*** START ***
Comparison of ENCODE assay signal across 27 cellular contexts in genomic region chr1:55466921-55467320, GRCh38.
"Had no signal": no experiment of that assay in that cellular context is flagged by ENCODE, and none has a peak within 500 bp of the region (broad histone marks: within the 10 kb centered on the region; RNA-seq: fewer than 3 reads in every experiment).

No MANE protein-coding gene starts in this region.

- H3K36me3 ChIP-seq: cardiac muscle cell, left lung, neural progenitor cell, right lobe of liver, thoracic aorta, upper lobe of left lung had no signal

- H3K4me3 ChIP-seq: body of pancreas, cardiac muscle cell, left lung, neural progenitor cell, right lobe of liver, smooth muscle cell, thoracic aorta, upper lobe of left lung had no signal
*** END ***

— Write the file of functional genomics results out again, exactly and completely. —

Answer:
Comparison of ENCODE assay signal across 27 cellular contexts in genomic region chr1:55466921-55467320, GRCh38.
"Had no signal": no experiment of that assay in that cellular context is flagged by ENCODE, and none has a peak within 500 bp of the region (broad histone marks: within the 10 kb centered on the region; RNA-seq: fewer than 3 reads in every experiment).

No MANE protein-coding gene starts in this region.

- H3K36me3 ChIP-seq: cardiac muscle cell, left lung, neural progenitor cell, right lobe of liver, thoracic aorta, upper lobe of left lung had no signal

- H3K4me3 ChIP-seq: body of pancreas, cardiac muscle cell, left lung, neural progenitor cell, right lobe of liver, smooth muscle cell, thoracic aorta, upper lobe of left lung had no signal